Staring at the bit of fluff in the batter won’t solve the problem. The problem will only be solved when we make a change, pick up the spoon, and take the fluff out of the batter. When we take bad things out of our lives, we leave room for good things to flow in and cover that space (Divine Providence #33). This step is a huge part of Swedenborg’s idea of repentance, which is the first step toward regeneration, or becoming a new, better person (True Christianity #510). To become better, people have to stop doing things they know are bad for them. Say goodbye to the fluff—on to step three.
3. Ask for Help (AKA: Fill in the Pie Crust)
In this step, Swedenborg writes that people should turn to the Lord for help. He says that God is able to fill in the cracks and let new good things flow into people’s lives as bad things leave, just as the pie filling flows into the pie crust. The happiness of eternal life begins with this step, and the next secret one, as we are able to love more easily and more wholly in life because we are less filled with bad things, and looking outside of ourselves for help (True Christianity #539).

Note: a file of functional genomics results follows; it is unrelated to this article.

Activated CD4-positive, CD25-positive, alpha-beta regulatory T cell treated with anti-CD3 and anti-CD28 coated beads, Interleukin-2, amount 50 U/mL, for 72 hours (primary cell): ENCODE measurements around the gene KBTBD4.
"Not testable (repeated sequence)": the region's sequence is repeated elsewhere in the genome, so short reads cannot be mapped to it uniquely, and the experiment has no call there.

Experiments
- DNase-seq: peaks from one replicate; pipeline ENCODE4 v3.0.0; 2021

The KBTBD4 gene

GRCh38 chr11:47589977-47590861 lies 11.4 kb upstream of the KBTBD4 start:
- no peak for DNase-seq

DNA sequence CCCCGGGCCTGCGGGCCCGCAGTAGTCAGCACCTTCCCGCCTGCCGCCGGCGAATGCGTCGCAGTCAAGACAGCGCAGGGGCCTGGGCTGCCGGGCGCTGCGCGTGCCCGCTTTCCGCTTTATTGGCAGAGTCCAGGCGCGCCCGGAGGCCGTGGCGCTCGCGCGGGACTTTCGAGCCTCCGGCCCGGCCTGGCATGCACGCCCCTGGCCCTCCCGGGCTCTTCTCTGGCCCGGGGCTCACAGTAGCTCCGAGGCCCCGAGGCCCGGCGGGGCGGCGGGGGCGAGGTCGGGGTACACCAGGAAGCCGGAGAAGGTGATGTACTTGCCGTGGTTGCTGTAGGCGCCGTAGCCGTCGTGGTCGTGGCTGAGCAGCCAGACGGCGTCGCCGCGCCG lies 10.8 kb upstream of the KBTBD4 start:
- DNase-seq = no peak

Secret step #4: Repetition (AKA: Practice Making Pie Again and Again and Again and Agai . . .)
Actually, this process never ends. It starts over at the beginning every time we notice bad things about our lives. It continues as long as people are changing and growing and loving and making mistakes. As long as people continue to repeat this cycle, the bad things get removed and the good things flow in. It’s the never-ending process of life.
Go forth and eat a bite of that heavenly slice.
To read more about regeneration, Swedenborg’s description of the process of spiritual growth, take a look at his work True Christianity (especially chapters 9 and 10) or Secrets of Heaven volume 1 (the first chapter). You can also find a compilation of Swedenborg’s writings on the topic in Regeneration: Spiritual Growth and How It Works. All of these are available as free e-books in our bookstore.
References from this post:
Divine Providence #39: “Words cannot describe the varieties of heaven’s bliss, rapture, pleasure, and delight—the joys of heaven. . . . However, these joys enter into us only as we distance ourselves from compulsions to love what is evil and false, which distancing we do apparently with our own strength, but in fact from the Lord’s strength. These joys are actually joys of loving desires for what is good and true, and they are directly opposed to the compulsions to love what is evil and false.” back